I’m sure you’ve heard a lot about cholesterol and the importance of keeping it in check. High cholesterol can lead to atherosclerosis, making it harder for your heart to pump blood. This may lead to increases in blood pressure and a higher risk of a heart attack.
When blood can’t move easily through blood vessels and arteries, organs, including your brain, can’t always get what they need to function optimally. That’s why high blood pressure is typically a risk factor for Alzheimer’s and dementia.
But cholesterol can be easily misunderstood because it’s not all bad. There are two main types of cholesterol you have heard of. First, there is the “bad stuff.” It’s called low-density lipoprotein, or LDL, and it’s what can accumulate as “plaque” along arterial walls.
Then there is the “good” stuff. It’s called high-density lipoprotein, and it can act as a bit of a clean-up crew. When it’s circulating through your blood in adequate supply, it can remove LDL deposits and promote better circulation.
HDL is known as a “negative” risk factor for heart disease, meaning it lowers heart disease risk because it’s associated with health benefits like lower blood pressure and improved cholesterol profile.
As you can see, not all cholesterol is created equal. LDL can be broken down even further. Some forms are dangerous while others are neutral, which means they provide no benefit or harm.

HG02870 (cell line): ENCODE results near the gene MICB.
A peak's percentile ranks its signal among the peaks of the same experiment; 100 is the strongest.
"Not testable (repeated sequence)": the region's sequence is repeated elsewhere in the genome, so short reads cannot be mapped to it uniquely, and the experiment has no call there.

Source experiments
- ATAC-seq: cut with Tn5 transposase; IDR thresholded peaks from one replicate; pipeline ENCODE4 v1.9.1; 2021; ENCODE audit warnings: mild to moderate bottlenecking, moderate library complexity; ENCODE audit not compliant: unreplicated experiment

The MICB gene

So, is dietary cholesterol bad for you? Not necessarily. For example, foods that are HDL-friendly are the Mediterranean diet. Things like olive oil, beans and legumes, fatty fish, and high fiber fruit, vegetables, and grains all boost health.
It’s not even all bad on the LDL side. Even meat, poultry, eggs, and other animal foods that are higher in cholesterol may not pose as much risk as you think. There is research suggesting the cholesterol in these items is a neutral form of LDL, and they likely play a limited role in atherosclerosis.
This is only true if meat sources are unprocessed. Moderate consumption is recommended.
But the bad LDL may come from foods that feature added sugars. This may seem very strange because sugar doesn’t contain any cholesterol. But research has shown that people with high-sugar diets tend to lave high levels of harmful LDL and low HDL.
High-sugar diets prompt the body to produce more LDL that has the potential to accumulate on arterial walls. Further, they reduce HDL and boost total triglycerides.
To get a handle on cholesterol, the key seems to be cutting down on things like sugar and processed foods, while adopting dietary and lifestyle measures to boost HDL. Things proven to work include:
- Daily consumption of extra virgin olive oil
- Regular exercise
- Weight loss
- Eating blueberries and other “purple produce”
- Fatty fish consumption
- A low-carb diet